Sociology alum runs for Bloomington City Council
Kelby Cumpston, a sociology alum from 2013 and resident of Bloomington’s west side, recently ran as a Bloomington City Council candidate representing Ward 7 against Mollie Ward. The driving support behind his campaign and three other joint candidates was the newly formulated and progressive People’s First Coalition. A first of its kind in this area, the coalition’s mission was to work together to procure backing so that as a team, the candidates could more ably work together toward a shared vision for Bloomington. Although the coalition was not successful this year, their vision is not lost. Following the election, Cumpston released a statement to the media: “Running as a slate of progressive candidates was risky, but I’m so proud of what we were able to accomplish. The fact that Ward 7 had two social justice-oriented candidates on the ballot reflects the values of the ward.”
Cumpston, originally from Bloomington, has always been interested in this community but started really giving back when he began as freshman at Illinois State in 2008. While a student of sociology, he became aware of “class consciousness” and took part in several efforts to work for equality and reformation in the community. One such experience was “Occupy BloNo,” which was done in solidarity with the “Occupy Wall Street” protest in 2011 where he and many others protested economic inequality.
Born from a sociology class project, Cumpston and another classmate organized free classes for the community. Later, Cumpston and his wife, Torii Moré (’10 anthropology), founded the Really Free Market in Bloomington to provide a service for the local community to take and donate items, completely free of charge.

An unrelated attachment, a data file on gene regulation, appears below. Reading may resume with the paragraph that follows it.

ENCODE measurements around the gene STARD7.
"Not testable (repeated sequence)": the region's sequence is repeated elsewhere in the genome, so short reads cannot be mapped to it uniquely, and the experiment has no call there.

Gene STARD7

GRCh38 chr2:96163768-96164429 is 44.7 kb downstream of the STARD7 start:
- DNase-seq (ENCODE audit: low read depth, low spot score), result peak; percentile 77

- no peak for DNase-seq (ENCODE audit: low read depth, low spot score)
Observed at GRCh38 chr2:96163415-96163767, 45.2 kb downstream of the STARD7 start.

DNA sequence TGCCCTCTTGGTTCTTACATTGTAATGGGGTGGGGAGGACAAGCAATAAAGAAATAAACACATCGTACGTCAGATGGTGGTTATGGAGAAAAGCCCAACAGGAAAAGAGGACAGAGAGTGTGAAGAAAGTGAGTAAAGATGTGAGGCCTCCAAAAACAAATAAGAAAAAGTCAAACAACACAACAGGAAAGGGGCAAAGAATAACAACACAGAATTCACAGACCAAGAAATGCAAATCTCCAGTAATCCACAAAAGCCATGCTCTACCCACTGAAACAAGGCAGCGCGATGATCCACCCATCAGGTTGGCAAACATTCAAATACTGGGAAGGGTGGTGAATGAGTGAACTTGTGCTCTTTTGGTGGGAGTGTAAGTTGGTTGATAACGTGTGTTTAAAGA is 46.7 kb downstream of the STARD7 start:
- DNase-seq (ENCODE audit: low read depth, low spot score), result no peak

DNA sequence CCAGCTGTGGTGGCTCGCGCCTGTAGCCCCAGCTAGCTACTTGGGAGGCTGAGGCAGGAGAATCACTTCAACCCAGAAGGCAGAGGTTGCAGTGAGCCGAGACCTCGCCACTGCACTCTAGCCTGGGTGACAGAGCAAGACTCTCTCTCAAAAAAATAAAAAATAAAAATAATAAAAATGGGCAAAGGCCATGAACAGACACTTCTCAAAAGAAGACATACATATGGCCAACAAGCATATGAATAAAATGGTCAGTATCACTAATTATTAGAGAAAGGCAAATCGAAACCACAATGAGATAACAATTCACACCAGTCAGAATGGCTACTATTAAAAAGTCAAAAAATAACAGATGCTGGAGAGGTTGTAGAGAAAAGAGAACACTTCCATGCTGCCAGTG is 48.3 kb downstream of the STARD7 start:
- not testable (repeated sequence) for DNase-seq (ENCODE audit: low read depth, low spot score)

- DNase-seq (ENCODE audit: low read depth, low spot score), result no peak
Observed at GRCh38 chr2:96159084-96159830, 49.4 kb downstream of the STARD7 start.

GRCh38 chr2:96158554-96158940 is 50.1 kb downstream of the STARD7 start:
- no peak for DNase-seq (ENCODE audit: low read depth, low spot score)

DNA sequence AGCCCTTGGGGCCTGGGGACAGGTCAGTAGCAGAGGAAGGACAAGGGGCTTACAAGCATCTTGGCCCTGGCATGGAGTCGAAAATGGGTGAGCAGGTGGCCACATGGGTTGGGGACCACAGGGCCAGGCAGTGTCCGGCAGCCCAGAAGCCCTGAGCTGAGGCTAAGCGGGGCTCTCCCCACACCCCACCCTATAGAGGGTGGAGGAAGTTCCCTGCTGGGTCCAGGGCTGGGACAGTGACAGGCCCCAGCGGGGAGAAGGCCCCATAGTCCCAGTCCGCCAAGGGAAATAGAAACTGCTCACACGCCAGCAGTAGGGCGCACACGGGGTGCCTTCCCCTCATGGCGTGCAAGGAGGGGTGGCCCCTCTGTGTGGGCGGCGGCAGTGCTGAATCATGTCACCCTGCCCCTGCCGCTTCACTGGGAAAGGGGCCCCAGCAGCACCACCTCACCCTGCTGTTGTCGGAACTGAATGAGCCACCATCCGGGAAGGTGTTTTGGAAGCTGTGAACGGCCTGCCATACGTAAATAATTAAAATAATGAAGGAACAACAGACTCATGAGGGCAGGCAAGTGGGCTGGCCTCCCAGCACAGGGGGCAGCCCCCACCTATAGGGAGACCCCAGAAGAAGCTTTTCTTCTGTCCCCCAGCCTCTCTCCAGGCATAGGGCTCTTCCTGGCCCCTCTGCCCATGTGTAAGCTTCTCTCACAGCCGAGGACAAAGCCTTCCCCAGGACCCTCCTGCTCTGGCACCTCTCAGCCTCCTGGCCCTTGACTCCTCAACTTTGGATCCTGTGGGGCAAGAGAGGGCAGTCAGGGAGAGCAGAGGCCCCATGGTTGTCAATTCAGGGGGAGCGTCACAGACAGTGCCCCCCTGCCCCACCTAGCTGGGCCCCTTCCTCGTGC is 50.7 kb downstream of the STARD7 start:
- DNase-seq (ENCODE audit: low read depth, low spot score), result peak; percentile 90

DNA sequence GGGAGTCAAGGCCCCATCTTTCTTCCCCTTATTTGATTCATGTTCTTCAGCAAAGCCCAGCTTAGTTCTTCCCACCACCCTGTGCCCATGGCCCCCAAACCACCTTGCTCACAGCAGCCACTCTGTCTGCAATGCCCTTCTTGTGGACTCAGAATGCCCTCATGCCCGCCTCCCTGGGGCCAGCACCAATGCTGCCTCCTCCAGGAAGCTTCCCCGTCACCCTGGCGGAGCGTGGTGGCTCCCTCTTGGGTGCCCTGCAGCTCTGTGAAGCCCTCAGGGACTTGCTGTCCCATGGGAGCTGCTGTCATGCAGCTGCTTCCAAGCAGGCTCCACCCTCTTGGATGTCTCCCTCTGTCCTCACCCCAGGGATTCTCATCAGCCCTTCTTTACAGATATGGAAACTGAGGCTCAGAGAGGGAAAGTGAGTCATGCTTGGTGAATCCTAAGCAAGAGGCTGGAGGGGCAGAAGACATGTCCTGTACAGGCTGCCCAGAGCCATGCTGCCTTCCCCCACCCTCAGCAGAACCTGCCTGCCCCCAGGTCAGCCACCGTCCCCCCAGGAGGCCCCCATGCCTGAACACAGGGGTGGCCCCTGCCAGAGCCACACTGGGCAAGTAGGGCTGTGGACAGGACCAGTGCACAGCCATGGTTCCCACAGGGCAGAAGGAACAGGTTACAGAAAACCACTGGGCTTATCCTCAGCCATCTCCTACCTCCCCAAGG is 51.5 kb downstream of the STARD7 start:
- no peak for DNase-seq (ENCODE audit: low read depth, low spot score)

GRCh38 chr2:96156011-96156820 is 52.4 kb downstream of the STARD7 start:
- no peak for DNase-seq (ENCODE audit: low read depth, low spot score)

His political and economic interests began in college as well. Out of persistent curiosity, he regularly read policy agendas for Bloomington City Council meetings. Many of his pursuits and interests were a direct result of his sociology and economics classes.
After attending Illinois State, Cumpston was hired as a project manager for a company that provides affordable housing via housing authorities and senior living communities. His supervisor, who coincidentally was an anthropology major, chose to hire Cumpston specifically for his sociology degree. Cumpston was recognized for his potential as a sociologist to manage people from many different backgrounds and experiences, including different minority groups and unions.
Many people questioned his education choice while in college with, “What will you do with that degree?” For Cumpston, that answer has manifested itself as someone who works as a construction manager, serves his community, and runs for a political office. Though not where one might expect, according to Cumpston, “Sociology will get you places!” We wish to thank Cumpston for his service and his commitment to his community and look forward to what the future holds for him.